Short story by Samuel Beckett published for first time

Echo’s Bones a relatively minor work, but it’s pungent early Beckett

Echo’s Bones is a relatively minor work, but it’s pungent early Beckett, written while he was still under the sway of his mentor, James Joyce. Photograph:  Louis Monier/Gamma-Rapho/Getty Images

Echo’s Bones is a relatively minor work, but it’s pungent early Beckett, written while he was still under the sway of his mentor, James Joyce. Photograph: Louis Monier/Gamma-Rapho/Getty Images


When the British publisher Chatto & Windus agreed in 1933 to publish Samuel Beckett’s first book of fiction, a collection of 10 interrelated stories titled More Pricks Than Kicks, it asked him for one final story, a culminating wallop.

There was a problem. Beckett had killed off the book’s protagonist, a Dublin intellectual named Belacqua Shuah, in an earlier story. He had to be nonchalantly resurrected.

A second problem arose. Beckett’s editor at Chatto & Windus, Charles Prentice, found the new story Beckett delivered, Echo’s Bones, to resemble less a comely infant than a troubling heap of placenta and broken forceps.

“It is a nightmare,” Prentice wrote to Beckett. This was the start of one of the great rejection letters in literary history. “It gives me the jim-jams.” He declared: “People will shudder and be puzzled and confused.”

It’s not you, Prentice continued. It’s me. “I am sitting on the ground, and ashes are on my head.”

Eight decades later, Grove, Beckett’s stalwart American publisher, is issuing Echo’s Bones for the first time. This is a handsome book, and a well-padded one. The 49 pages of Beckett’s story are tucked, and nearly lost, inside acknowledgments, an introduction, a note on the text, a scan from the original typescript, a selection of letters from Prentice to Beckett, a bibliography and 57 pages of (excellent) annotations from this volume’s editor, Mark Nixon.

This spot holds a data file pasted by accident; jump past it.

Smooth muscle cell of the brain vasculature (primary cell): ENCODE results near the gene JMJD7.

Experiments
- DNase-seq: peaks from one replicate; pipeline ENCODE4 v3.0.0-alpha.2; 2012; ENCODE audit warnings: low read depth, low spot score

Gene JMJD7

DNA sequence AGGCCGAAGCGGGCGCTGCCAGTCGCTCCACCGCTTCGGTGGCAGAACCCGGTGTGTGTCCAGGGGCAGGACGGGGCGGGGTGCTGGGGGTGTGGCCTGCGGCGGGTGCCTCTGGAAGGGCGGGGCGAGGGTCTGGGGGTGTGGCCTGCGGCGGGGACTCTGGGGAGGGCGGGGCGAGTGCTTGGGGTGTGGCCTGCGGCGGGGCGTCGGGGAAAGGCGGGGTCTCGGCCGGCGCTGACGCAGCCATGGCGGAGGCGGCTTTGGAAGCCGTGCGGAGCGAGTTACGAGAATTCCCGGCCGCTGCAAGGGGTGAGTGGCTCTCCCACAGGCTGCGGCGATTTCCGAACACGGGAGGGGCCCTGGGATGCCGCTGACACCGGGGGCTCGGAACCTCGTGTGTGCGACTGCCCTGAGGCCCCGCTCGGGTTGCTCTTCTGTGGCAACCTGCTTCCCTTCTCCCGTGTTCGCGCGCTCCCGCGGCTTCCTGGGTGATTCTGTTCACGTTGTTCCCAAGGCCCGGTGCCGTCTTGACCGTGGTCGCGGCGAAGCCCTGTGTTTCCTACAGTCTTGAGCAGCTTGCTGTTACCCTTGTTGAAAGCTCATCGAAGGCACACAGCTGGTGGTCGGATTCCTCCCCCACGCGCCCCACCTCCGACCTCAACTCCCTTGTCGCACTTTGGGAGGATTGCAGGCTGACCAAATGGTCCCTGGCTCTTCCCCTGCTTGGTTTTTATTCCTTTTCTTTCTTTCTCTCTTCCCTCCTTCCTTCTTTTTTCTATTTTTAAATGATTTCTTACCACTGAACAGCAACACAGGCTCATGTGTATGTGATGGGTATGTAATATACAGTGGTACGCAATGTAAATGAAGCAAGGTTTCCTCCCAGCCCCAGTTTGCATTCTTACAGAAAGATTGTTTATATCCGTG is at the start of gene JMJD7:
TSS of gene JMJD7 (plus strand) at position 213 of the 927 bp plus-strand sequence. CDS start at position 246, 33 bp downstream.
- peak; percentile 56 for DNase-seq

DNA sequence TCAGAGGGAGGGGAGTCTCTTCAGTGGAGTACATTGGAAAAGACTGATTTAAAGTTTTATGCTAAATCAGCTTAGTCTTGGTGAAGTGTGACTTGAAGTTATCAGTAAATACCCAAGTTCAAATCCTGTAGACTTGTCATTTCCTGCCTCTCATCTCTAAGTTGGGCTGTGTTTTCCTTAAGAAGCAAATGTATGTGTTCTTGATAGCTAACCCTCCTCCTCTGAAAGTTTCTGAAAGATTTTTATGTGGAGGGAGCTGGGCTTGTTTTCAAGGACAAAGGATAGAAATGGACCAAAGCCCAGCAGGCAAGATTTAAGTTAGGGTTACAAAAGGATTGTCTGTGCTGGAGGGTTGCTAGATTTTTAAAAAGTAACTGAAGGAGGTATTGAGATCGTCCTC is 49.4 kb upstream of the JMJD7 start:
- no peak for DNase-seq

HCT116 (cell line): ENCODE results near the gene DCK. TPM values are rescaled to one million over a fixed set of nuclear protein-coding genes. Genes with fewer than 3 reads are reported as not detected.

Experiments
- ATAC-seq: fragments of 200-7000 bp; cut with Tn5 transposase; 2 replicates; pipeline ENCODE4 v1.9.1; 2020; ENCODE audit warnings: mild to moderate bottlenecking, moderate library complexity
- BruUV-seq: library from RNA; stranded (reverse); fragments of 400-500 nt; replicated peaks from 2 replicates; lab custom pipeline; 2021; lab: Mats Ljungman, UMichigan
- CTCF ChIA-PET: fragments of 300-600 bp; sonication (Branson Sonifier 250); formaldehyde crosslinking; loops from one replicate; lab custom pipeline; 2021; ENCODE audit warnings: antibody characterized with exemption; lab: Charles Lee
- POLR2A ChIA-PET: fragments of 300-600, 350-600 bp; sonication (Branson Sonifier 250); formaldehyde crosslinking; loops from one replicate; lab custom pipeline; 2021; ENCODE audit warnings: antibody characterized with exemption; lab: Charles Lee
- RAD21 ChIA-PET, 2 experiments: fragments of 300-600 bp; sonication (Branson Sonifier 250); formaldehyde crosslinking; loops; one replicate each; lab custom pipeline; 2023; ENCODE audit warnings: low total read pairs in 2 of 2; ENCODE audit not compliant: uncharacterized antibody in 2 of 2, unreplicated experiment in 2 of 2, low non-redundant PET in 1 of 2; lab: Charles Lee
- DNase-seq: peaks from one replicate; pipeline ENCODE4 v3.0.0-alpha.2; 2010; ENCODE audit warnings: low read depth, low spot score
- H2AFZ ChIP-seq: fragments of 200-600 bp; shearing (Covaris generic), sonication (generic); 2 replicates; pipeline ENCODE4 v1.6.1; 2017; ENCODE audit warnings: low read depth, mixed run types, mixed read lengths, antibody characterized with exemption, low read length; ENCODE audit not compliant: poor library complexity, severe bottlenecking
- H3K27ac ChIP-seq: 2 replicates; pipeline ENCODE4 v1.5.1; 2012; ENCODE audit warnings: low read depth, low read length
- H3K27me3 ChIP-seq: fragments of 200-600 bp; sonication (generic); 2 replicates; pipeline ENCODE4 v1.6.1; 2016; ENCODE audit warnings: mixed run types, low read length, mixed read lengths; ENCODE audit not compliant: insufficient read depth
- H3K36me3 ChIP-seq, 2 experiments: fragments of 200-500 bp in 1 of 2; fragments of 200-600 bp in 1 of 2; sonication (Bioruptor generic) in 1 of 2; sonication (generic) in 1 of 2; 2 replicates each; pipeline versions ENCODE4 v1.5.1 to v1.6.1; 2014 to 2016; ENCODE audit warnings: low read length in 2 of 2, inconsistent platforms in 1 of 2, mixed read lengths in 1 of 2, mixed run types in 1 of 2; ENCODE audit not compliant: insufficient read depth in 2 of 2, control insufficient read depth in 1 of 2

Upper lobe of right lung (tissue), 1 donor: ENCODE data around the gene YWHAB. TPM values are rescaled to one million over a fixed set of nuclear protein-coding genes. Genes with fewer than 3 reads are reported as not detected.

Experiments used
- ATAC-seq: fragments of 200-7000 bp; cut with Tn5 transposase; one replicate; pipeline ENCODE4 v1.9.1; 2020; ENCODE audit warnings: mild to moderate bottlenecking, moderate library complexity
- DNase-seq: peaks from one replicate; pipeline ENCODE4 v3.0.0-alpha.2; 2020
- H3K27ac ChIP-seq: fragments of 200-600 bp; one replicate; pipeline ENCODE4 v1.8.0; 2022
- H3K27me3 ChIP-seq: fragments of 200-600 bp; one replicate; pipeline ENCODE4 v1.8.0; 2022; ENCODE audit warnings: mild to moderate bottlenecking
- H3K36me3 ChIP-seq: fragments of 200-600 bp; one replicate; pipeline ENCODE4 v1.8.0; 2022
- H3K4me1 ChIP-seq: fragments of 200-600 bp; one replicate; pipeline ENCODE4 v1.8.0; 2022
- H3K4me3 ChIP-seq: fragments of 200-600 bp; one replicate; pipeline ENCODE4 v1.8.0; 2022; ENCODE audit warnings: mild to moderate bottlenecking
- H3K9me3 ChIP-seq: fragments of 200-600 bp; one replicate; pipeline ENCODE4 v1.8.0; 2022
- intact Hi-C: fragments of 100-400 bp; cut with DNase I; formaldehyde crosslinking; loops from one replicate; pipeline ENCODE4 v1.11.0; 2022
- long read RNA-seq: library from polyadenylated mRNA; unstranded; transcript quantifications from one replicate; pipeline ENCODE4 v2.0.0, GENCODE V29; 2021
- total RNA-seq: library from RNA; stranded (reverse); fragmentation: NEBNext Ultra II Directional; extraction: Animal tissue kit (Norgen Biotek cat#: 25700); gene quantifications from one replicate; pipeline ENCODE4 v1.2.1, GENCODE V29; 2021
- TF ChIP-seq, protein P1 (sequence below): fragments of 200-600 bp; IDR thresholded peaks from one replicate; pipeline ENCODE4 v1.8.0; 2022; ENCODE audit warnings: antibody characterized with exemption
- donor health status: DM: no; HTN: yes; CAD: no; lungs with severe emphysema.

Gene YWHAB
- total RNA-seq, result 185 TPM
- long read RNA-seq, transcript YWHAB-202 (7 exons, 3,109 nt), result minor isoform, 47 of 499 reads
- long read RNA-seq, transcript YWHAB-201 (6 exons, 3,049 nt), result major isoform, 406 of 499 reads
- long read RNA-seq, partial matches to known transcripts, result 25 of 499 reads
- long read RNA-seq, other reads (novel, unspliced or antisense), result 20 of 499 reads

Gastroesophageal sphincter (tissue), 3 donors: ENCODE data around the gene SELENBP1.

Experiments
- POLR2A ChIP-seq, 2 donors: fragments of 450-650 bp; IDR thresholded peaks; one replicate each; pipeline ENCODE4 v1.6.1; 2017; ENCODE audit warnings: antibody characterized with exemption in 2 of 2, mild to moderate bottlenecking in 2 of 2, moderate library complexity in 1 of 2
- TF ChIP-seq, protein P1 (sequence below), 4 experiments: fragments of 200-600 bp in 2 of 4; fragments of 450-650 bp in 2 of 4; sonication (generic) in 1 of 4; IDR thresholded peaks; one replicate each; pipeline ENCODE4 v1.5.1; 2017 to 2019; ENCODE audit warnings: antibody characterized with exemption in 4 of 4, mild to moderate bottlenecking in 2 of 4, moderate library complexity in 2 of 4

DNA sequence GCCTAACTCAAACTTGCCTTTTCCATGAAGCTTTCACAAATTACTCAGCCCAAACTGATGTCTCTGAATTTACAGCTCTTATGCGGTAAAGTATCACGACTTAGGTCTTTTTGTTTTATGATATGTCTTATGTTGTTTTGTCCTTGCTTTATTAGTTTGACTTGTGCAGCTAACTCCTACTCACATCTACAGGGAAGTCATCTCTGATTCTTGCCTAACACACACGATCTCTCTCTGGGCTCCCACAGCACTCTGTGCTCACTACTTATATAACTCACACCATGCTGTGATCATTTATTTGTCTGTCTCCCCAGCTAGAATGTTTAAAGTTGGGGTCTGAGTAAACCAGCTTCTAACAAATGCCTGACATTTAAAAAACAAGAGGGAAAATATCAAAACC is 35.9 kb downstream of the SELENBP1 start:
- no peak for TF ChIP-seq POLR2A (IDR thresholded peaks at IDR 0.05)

It’s worth cleaving this oyster to get at the pearl. Echo’s Bones is a relatively minor work, but it’s pungent early Beckett, written while he was still under the sway of his mentor, James Joyce, but with a soundscape all its own: rude, surreal, death-haunted, sex-addled, dry as bone. It helps to have read More Pricks Than Kicks before consuming it, but the story stands on its own.

Its pleasures border on the painful; you will have to like the sound of breaking glass. You may wish to exclaim about Echo’s Bones, as Belacqua does about his re-emergence on earth, “My soul begins to be idly goaded and racked, all the old pains and aches of me soul-junk return!”

Soul-junk isn’t a bad term for Beckett’s prose here. Echo’s Bones, as Mr Nixon’s annotations make clear, is a magpie’s assortment of references, allusions and quotations, with nods to Dante, Shakespeare, Dickens, Mozart, biographies, folklore, movies, popular songs. Set amid all this are cosmic stage directions of the sort we later became familiar with in Beckett. Here’s one: “Doyle ate dirt.”